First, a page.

• Program covers:

      Subject = offered
      Computer science
      Web design

    Physical Education
    • What UMS says: Regular exercise is essential to children’s overall health and positive development. Students participate in formal Physical Education classes with trained teachers, as well as in a wide variety of intramural and competitive sports teams. Our competitive teams compete against other local schools. Physical Education classes follow the Ontario Health and Physical Education Association curriculum. In these classes, not only do the students have the opportunity to be physically active while learning important skills, but they also work on developing their self-esteem, learn about good sportsmanship, and develop positive exercise habits while having a great deal of fun. Our Elementary programme also offers students many sports teams, such as basketball, volleyball, golf, swimming, soccer, cross country, floor hockey, and many more.

    Sex and Health Education
    Topics covered in sex and health education: This information is not currently available.

    What UMS says: This information is not currently available.

    Mostly value-neutral

    By and large, we teach sex education free of any particular moral or ethical standpoint. We try not to impose any particular values or value systems (such as social, political, or ideological values) on our students when teaching sex and related issues.

    Fairly value-based

    Sex education is sometimes taught from a particular moral or ethical standpoint. Sometimes particular values or value systems (such as social, political, or ideological values) are invoked when teaching sex and related issues.


    This includes a range of positions. A traditional approach might, for example, go as far as emphasizing the nuclear family and complete abstinence from sex before marriage. Alternatively, this approach might simply involve placing less emphasis on sex outside of the context of marriage and more emphasis on abstinence. Or finally, it might just involve focusing less on sex outside of the context of marriage.


    This might mean more emphasis is placed on the importance of such things as social equality, diversity, and choice in sex education.

    What UMS says: This information is not currently available.

    Montessori ApproachModerately Non-Orthodox

    Orthodox Montessori     Moderate Orthodox Montessori    Moderately Non-Orthodox Montessori     Non-Orthodox Montessori

      Primary Lower Elementary Upper Elementary Middle
    Age groupings 2.5 to 6
    Uninterrupted work periods 1 hours
    Tests and assignments Never
    Graded work Never
    Arts and crafts 10%
    Whole-class lectures Moderately non-orthodox
    • Orthodox

      Whole-class lectures should never be given. Students learn best through small group lessons, interaction, and independent work.

    • Moderately orthodox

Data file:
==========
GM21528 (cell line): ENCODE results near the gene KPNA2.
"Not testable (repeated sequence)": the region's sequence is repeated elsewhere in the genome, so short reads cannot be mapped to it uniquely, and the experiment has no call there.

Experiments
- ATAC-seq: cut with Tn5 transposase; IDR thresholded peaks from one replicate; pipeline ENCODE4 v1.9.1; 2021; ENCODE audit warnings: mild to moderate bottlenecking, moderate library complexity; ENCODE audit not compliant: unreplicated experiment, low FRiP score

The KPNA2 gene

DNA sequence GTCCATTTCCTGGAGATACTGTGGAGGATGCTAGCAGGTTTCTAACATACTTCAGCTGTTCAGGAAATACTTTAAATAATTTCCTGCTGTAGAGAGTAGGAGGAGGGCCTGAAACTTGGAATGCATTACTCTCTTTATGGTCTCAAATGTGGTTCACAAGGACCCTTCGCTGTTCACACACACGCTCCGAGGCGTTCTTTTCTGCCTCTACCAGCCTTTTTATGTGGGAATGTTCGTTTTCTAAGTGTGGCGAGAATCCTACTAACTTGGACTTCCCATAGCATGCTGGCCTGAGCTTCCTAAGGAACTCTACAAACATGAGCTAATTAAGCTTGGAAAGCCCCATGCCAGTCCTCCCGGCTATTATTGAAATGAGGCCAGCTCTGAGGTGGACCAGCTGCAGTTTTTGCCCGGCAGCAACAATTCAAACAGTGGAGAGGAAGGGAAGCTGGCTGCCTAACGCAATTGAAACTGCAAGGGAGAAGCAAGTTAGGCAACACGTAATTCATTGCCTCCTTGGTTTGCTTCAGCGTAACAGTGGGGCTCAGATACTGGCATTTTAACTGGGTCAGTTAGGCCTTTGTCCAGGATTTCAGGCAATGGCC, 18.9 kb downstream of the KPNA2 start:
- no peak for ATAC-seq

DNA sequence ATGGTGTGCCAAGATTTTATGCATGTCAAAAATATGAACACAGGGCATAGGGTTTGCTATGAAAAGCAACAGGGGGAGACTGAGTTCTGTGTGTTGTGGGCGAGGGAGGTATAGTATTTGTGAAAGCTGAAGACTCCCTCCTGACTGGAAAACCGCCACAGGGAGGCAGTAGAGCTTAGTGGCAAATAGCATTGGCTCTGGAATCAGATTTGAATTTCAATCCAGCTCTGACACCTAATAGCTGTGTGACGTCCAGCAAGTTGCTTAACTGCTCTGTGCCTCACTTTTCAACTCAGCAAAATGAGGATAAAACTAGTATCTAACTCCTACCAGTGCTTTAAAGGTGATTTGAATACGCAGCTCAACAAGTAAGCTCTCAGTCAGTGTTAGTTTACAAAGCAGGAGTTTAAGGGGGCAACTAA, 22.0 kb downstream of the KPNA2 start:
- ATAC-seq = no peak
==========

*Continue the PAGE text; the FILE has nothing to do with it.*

Whole-class lectures should only be given occasionally (e.g., at the beginning of a term or unit). Students usually learn best through small group lessons, interaction, and independent work.

    • Moderately non-orthodox

      Whole-class lectures should be given semi-regularly (e.g., at the beginning of a lesson or a week). While students often learn best through group and independent work, it's sometimes important for teachers to set the stage for and contextualize learning.

    • Non-orthodox

      Whole-class lectures should be given often (e.g., every day). While group and independent learning is important, teachers need to provide lectures on a regular basis to provide the foundation for learning.

    Special education Moderately orthodox
    • Orthodox

      External special education support isn't necessary. Core teachers can deal with all special education needs, by offering the relevant support for each student.

    • Moderately orthodox

      External special education support is only rarely necessary. For instance, a psychologist might be brought in to help out a student with a severe developmental disorder.

    • Moderately non-orthodox

      External special education support is quite important. Outside specialists are needed for a fairly wide range of special needs, such as developmental and learning disabilities.

    • Non-orthodox

      External special education support is very important. Outside specialists are regularly brought in to support students with many different types of special needs, including developmental and learning disabilities, language and speech issues, behavioural issues, and advanced learning abilities.

    Specialist classes Non-orthodox
    • Orthodox

      We don't have any specialist teachers or classes. Core teachers are well-equipped to teach all subjects.

    • Moderately orthodox

      We only use specialist teachers and classes in rare cases (for instance, to teach a second language). Core teachers are well-equipped to teach almost all subjects.

    • Moderately non-orthodox

      We have a fairly wide range of specialist teachers and classes (for instance, in languages, music, and art). Core teachers are well-equipped to teach most subjects.

    • Non-orthodox

      We have many specialist teachers and classes (for instance, in languages, music, art, gym, science, and math). It's important that students receive specialized instruction in many subjects.

    Modern-day technology Non-orthodox
    • Orthodox

      Modern-day technology is never used in the classroom. This can interfere with students' social and emotional development and can be a distraction.

    • Moderately orthodox

      Modern-day technology is very rarely used in class, since it can be a distraction and interfere with development. Students at the upper levels, though, might be permitted to use a computer or a tablet to do research for a specific project.

    • Moderately non-orthodox